Traversing the hurdles to digital change

By Simon Michie, CTO at Pulsant
Simon Michie, CTO at Pulsant, discusses how organisations can understand and mitigate barriers and concerns on their digital transformation journeys

While digital transformation was on the agenda many organisations pre-pandemic, there’s no denying that Covid-19 has accelerated this trend. Contrary to perception among some, digital transformation is more than just a short-term measure to support remote working. It’s now a critical driver of business success and is imperative in helping organisations become more agile, efficient and deliver a better service. 

However, while the importance of digital transformation is widely recognised, the journey there is not always simple. Many businesses often lack the knowledge and specialist skills that are critical for success, while others lack the strategy, vision or structure to support change. It’s therefore of little surprise that seven in 10 projects fail to meet their target value or enable sustained beneficial change.

According to our own research, 88% of UK organisations are facing barriers implementing digital transformation, with challenges ranging from legacy infrastructure to skills, budgets and culture, among others. Every organisation will have its own unique transformation goals and challenges, however, identifying those barriers that will impact success is a crucial first step in ensuring you maximise results from your digital change. So where should you start?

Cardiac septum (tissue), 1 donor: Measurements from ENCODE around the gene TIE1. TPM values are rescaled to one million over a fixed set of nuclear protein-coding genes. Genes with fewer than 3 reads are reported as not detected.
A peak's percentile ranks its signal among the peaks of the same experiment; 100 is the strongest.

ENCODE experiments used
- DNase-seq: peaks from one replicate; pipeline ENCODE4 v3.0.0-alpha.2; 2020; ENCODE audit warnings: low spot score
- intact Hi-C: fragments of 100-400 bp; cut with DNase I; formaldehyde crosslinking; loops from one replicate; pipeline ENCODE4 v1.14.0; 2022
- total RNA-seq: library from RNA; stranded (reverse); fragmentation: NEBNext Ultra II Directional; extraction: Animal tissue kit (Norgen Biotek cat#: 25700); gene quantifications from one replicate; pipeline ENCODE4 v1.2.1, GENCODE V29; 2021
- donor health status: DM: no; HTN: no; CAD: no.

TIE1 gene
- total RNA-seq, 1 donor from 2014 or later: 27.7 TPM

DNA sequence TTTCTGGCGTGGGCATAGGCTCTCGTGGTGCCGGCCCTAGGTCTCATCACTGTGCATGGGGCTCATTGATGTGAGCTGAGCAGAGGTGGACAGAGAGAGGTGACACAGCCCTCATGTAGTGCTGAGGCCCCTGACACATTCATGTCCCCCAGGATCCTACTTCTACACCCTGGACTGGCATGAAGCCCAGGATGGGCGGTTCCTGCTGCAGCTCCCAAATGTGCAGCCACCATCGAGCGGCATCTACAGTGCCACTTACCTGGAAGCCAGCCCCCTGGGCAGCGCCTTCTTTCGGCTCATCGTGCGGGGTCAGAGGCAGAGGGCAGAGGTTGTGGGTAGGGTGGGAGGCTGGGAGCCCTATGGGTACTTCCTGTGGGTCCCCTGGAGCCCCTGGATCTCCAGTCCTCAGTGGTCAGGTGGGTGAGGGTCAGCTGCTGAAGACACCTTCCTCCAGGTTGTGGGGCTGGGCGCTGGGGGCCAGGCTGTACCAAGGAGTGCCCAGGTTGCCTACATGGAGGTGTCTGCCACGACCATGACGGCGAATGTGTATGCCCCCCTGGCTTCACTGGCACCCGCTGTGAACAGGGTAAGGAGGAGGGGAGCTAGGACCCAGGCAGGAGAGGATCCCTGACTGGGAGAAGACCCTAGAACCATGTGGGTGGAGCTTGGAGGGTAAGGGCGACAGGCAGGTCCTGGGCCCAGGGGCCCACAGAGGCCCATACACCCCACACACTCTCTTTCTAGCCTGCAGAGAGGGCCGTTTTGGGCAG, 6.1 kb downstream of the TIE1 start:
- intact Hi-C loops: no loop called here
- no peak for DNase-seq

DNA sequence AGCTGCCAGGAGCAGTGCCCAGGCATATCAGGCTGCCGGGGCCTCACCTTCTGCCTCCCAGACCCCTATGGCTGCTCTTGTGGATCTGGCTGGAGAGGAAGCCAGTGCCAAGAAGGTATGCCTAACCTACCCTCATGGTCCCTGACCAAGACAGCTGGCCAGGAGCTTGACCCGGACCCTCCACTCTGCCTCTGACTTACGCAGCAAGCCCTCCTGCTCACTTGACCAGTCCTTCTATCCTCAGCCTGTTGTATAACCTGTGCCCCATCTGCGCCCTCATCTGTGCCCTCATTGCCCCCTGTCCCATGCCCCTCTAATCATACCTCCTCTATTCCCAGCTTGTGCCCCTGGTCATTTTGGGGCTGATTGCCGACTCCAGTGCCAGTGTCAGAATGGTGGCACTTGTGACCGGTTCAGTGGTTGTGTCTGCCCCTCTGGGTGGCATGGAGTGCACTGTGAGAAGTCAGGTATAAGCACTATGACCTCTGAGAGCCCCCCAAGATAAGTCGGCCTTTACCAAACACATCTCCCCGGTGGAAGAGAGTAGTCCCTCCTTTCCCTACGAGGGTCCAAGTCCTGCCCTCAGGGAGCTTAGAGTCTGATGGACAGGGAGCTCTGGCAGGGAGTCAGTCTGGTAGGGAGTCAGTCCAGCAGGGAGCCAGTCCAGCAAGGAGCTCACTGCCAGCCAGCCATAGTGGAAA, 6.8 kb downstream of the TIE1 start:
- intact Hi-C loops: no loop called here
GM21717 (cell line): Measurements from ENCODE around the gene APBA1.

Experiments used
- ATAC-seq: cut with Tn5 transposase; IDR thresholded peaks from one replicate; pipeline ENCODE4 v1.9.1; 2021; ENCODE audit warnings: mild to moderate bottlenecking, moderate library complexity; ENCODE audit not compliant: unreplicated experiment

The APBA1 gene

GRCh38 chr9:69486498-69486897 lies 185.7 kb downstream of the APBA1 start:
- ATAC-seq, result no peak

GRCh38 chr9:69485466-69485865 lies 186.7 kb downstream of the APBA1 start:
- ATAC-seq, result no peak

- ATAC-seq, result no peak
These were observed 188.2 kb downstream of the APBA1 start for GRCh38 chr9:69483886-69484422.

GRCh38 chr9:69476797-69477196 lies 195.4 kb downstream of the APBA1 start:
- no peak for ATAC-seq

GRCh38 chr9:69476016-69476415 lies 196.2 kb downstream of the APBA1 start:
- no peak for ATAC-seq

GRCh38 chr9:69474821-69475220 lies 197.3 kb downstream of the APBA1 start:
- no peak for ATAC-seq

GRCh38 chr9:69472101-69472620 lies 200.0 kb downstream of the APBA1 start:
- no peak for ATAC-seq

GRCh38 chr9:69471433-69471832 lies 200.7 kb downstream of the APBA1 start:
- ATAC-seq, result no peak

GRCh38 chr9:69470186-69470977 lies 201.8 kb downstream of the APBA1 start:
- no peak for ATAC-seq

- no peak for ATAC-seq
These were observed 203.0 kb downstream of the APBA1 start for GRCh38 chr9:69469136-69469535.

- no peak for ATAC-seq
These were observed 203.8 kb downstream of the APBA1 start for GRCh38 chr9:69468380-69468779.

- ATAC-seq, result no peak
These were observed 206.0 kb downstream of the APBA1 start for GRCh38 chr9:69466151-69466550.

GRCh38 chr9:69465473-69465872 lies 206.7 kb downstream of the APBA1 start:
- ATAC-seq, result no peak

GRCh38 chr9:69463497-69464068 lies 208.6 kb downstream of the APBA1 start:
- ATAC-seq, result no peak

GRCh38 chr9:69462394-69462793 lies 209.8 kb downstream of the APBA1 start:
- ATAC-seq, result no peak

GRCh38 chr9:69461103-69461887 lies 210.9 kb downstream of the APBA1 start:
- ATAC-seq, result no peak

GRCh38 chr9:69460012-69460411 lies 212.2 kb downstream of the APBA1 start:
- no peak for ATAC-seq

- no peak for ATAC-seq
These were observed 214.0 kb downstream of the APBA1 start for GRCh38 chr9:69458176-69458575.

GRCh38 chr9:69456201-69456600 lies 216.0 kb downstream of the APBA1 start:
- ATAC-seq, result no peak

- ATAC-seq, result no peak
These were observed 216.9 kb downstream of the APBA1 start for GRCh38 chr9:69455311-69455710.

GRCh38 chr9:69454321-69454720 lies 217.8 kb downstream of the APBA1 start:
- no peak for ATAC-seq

Consider the below five key common barriers


When beginning your digital transformation initiative you need to understand your key goals. What do you want to be achieve through the project, who will benefit and how will you measure success? A business without strong vision and leadership will find it much harder to navigate a complex journey like digital transformation. 

While many organisations have a digital vision, it’s not uncommon for businesses to lack a strategy on how they are going to get there. In fact, our research reveals that only 42% of UK businesses have an established transformation plan in place, yet without a plan, it’s easy to wonder off track. 


Another common barrier is a lack of skills. You may have the best transformation plan, but without the right skills to implement it you are unlikely to achieve success. This challenge is further compounded by the digital skills which is growing in the UK. Assess the current capabilities in your organisation to ascertain if the team has the skills needed to support transformation. 

Where knowledge and know-how is lacking, it pays dividends to enlist external expertise. In the case where a managed IT provider is already in place, it may be time to consider whether they are best placed to bring value to the project. A simple reactionary service won’t prove to be sufficient. Success on the digital journey will hinge on the proactivity of a partner that can push an organisation towards its digital potential.